Thursday, March 19, 2009

Researchers Warn on Security Flaw in x86 Chips

Andy Patrizio write on

Security researchers are sounding the alarm about what they say is a serious and long-known flaw in x86 processors that could prove embarrassing not just for its existence -- but for the lack of action taken to address it so far.

Joanna Rutkowska and Rafal Wojtczuk today published a research paper [.pdf] describing a proof-of-concept rootkit that a hacker can install on a system through a vulnerability in Intel CPUs' caching memory.

The rootkit specifically attacks System Management Mode (SMM) memory, called SMRAM -- an area of memory not accessible by software because it has a specific use: It's where the processor stores information when a system enters sleep mode.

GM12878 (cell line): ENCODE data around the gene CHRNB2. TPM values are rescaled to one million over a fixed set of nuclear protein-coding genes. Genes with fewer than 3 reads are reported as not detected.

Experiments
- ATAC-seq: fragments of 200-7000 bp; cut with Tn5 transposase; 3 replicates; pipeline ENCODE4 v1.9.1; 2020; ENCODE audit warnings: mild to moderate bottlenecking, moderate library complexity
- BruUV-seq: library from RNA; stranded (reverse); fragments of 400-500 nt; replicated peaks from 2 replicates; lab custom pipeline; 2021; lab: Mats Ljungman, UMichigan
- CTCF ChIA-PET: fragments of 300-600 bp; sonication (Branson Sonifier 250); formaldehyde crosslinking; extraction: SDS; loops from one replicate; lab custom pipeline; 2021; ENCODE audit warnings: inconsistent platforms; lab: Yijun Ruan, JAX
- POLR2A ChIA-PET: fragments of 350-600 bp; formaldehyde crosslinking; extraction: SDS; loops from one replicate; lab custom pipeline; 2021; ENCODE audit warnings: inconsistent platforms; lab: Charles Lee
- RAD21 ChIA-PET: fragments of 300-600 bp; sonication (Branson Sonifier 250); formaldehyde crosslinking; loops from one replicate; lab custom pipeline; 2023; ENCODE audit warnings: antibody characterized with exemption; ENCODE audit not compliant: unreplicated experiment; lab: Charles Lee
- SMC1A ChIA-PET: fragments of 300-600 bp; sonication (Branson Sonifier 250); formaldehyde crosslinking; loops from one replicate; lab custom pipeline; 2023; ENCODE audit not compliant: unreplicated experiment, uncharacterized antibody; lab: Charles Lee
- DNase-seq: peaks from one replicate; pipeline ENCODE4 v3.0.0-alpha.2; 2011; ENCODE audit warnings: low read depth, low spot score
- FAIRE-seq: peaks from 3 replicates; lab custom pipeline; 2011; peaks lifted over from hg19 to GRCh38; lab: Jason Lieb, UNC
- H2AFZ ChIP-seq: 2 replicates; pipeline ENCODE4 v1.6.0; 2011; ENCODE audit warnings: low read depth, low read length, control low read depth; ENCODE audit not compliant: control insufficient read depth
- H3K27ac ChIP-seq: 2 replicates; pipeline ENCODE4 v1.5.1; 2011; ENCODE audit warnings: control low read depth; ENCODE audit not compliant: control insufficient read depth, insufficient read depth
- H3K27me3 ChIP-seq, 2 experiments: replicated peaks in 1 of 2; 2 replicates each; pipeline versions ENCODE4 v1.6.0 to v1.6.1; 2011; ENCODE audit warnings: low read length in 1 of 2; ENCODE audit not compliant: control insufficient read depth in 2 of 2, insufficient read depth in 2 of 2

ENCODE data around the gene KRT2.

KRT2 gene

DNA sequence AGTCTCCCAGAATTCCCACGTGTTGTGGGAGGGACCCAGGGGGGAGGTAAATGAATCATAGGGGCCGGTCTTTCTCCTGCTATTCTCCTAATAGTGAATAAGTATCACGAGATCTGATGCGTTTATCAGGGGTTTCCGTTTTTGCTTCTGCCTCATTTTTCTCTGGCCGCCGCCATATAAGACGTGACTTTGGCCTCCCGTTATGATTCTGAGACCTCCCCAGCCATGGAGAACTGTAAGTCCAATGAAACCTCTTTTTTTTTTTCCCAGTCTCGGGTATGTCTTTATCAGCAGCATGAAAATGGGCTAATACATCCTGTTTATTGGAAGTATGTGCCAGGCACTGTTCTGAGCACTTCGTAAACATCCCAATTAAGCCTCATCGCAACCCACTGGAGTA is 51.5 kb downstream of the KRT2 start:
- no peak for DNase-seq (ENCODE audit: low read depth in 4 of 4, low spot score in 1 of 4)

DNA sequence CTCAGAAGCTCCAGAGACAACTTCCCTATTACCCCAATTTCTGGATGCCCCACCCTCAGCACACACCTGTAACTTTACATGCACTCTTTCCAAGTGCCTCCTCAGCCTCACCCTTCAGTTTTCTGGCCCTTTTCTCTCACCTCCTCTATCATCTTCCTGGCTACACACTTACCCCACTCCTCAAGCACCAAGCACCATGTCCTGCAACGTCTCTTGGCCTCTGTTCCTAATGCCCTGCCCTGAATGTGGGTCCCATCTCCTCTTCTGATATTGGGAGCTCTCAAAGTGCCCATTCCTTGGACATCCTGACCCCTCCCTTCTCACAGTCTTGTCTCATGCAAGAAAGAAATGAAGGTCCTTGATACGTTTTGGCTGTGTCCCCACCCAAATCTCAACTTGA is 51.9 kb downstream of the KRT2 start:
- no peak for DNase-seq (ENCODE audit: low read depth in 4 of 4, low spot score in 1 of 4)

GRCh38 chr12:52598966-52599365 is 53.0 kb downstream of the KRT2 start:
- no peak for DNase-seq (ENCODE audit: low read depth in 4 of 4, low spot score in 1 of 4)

The memory operates at a higher level of privilege than the operating system, which means the OS can't manage or control it. Even the kernel or a hardware hypervisor can't override it, making attacks that penetrate SMM potentially difficult to thwart. Because SMM memory is protected from applications accessing it, any code that runs in it is trusted to be valid and safe.

As a result, malware could take over a PC with little or no way to remove it.

More here.


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